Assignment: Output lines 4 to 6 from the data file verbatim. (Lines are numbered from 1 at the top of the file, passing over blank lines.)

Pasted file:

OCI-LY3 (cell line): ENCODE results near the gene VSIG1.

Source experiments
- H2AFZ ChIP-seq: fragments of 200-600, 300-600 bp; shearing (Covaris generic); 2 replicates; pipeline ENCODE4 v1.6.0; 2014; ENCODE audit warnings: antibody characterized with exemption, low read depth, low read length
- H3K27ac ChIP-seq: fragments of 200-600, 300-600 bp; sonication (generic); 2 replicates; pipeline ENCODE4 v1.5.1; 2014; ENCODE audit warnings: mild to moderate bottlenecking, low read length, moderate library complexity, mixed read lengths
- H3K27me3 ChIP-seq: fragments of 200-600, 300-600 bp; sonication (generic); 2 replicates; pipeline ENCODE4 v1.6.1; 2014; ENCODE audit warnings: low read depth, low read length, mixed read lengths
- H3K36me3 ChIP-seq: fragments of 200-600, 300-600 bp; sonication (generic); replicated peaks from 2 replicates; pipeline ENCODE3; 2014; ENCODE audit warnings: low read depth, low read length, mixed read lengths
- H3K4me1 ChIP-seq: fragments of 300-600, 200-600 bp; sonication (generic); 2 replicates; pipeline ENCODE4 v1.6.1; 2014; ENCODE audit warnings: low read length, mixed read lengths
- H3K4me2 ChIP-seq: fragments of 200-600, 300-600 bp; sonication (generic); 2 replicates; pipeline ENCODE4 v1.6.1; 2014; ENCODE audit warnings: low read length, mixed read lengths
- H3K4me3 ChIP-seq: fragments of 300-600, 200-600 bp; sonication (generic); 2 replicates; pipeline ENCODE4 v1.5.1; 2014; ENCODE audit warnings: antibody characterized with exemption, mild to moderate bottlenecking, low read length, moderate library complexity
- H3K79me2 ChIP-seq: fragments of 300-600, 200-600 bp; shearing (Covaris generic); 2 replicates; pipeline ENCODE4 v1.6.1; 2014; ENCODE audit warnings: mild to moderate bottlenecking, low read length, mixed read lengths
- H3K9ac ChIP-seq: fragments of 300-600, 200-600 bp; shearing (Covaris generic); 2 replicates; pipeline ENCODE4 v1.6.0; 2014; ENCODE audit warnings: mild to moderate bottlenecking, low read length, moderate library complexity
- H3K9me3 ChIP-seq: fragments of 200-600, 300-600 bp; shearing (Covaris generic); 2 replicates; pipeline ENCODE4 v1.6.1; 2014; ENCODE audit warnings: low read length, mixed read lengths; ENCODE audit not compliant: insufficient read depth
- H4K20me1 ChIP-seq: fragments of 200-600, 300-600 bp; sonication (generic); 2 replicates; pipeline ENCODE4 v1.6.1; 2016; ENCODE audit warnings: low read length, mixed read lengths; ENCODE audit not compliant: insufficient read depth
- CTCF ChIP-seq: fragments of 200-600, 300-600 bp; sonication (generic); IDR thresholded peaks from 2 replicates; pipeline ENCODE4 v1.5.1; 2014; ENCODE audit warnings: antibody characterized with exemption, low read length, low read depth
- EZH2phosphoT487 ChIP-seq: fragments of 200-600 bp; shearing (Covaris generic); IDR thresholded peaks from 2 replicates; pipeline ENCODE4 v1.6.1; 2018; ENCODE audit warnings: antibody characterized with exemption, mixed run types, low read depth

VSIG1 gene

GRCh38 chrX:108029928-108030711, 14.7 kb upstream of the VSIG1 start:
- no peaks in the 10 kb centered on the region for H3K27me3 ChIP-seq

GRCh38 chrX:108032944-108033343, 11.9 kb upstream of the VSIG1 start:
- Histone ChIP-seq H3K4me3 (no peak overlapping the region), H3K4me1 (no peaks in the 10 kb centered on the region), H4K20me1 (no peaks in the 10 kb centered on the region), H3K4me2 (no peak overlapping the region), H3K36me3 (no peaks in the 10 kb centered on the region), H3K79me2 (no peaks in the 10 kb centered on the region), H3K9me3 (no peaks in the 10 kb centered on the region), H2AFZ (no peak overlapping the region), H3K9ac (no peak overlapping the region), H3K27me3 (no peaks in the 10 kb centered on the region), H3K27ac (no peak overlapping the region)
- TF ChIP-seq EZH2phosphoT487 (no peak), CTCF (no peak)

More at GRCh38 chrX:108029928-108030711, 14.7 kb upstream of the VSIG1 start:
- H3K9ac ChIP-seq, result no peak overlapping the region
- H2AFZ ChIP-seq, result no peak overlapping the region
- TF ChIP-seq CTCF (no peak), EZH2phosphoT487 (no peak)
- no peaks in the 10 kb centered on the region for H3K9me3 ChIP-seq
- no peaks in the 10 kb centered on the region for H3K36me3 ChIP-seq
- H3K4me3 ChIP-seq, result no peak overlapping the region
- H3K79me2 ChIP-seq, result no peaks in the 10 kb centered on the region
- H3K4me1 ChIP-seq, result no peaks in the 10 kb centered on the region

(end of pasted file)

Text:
- H3K27ac ChIP-seq: fragments of 200-600, 300-600 bp; sonication (generic); 2 replicates; pipeline ENCODE4 v1.5.1; 2014; ENCODE audit warnings: mild to moderate bottlenecking, low read length, moderate library complexity, mixed read lengths
- H3K27me3 ChIP-seq: fragments of 200-600, 300-600 bp; sonication (generic); 2 replicates; pipeline ENCODE4 v1.6.1; 2014; ENCODE audit warnings: low read depth, low read length, mixed read lengths
- H3K36me3 ChIP-seq: fragments of 200-600, 300-600 bp; sonication (generic); replicated peaks from 2 replicates; pipeline ENCODE3; 2014; ENCODE audit warnings: low read depth, low read length, mixed read lengths